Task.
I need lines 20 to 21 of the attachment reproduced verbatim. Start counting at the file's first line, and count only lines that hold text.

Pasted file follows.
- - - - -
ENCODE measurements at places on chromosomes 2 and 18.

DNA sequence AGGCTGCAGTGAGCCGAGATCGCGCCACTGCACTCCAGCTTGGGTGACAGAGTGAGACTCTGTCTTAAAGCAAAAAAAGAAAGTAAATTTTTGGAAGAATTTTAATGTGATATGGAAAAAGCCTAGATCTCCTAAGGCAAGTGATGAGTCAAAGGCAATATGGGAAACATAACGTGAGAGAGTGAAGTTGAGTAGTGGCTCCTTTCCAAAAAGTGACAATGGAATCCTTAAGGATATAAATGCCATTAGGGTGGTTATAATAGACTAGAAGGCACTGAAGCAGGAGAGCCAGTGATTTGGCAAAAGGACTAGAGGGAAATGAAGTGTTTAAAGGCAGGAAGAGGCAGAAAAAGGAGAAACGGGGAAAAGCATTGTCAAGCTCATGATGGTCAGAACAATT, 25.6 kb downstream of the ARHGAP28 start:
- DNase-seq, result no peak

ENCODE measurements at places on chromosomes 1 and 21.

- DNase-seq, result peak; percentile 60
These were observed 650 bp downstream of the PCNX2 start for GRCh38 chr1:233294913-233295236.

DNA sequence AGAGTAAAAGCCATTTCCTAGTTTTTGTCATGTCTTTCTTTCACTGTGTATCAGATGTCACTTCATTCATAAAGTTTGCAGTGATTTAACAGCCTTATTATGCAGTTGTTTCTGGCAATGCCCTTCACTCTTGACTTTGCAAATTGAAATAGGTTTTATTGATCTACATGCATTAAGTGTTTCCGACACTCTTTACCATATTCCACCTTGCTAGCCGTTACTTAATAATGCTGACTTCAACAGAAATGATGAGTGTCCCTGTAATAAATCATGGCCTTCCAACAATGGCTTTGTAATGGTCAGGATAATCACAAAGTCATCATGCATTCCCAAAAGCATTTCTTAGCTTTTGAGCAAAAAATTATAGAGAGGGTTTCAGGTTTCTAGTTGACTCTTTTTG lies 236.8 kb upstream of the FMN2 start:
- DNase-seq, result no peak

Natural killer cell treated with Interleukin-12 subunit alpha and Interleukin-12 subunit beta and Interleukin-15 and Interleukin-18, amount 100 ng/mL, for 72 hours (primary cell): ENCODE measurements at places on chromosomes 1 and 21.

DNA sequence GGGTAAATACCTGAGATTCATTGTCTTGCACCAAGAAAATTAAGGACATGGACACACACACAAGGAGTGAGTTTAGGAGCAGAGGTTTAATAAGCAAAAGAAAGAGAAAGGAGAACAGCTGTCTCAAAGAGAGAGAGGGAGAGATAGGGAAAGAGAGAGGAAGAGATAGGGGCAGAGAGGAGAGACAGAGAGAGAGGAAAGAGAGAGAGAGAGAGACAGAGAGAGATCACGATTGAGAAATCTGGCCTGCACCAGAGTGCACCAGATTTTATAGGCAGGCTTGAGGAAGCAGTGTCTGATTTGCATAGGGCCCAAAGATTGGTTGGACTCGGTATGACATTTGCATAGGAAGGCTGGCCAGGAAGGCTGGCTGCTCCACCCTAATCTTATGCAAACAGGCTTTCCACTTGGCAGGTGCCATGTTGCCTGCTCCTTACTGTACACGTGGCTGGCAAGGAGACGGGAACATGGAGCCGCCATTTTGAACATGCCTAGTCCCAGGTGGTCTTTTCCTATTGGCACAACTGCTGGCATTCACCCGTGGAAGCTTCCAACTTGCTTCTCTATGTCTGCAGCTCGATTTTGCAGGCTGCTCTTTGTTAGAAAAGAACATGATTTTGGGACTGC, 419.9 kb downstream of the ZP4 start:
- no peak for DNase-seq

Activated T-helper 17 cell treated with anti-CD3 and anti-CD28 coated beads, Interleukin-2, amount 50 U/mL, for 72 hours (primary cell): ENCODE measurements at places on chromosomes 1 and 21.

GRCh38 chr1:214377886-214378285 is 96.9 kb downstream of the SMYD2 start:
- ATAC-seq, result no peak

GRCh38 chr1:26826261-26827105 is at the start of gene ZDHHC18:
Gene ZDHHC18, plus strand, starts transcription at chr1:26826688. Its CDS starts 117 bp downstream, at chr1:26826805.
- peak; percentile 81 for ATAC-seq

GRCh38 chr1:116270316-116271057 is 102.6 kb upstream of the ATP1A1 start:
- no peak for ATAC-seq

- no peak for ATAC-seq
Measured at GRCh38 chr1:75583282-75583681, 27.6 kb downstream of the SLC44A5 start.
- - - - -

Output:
- no peak for ATAC-seq
Measured at GRCh38 chr1:75583282-75583681, 27.6 kb downstream of the SLC44A5 start.